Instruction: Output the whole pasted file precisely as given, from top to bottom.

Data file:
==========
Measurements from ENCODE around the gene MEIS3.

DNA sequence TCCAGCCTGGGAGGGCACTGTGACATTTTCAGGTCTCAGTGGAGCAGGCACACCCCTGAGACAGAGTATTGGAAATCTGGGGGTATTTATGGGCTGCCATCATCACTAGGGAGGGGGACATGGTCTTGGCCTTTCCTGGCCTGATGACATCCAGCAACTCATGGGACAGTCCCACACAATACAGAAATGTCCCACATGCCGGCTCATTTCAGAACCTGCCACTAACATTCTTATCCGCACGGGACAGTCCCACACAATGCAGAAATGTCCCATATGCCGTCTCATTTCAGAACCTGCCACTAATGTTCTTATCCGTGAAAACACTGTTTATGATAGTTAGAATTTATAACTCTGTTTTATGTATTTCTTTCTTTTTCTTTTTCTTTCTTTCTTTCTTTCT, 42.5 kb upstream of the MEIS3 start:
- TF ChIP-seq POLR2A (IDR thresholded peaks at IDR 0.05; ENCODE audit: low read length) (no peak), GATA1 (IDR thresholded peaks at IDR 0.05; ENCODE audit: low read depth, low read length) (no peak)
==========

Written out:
Measurements from ENCODE around the gene MEIS3.

DNA sequence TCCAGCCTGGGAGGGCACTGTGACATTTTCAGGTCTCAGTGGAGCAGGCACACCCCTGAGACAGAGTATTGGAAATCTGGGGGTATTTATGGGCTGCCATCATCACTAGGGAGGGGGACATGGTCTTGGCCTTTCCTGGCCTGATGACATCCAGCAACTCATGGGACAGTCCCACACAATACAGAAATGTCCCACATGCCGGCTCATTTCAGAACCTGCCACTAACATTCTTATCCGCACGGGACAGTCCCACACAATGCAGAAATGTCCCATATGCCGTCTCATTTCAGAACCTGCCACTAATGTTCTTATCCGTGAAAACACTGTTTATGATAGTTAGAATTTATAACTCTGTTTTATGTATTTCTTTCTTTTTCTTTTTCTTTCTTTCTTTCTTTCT, 42.5 kb upstream of the MEIS3 start:
- TF ChIP-seq POLR2A (IDR thresholded peaks at IDR 0.05; ENCODE audit: low read length) (no peak), GATA1 (IDR thresholded peaks at IDR 0.05; ENCODE audit: low read depth, low read length) (no peak)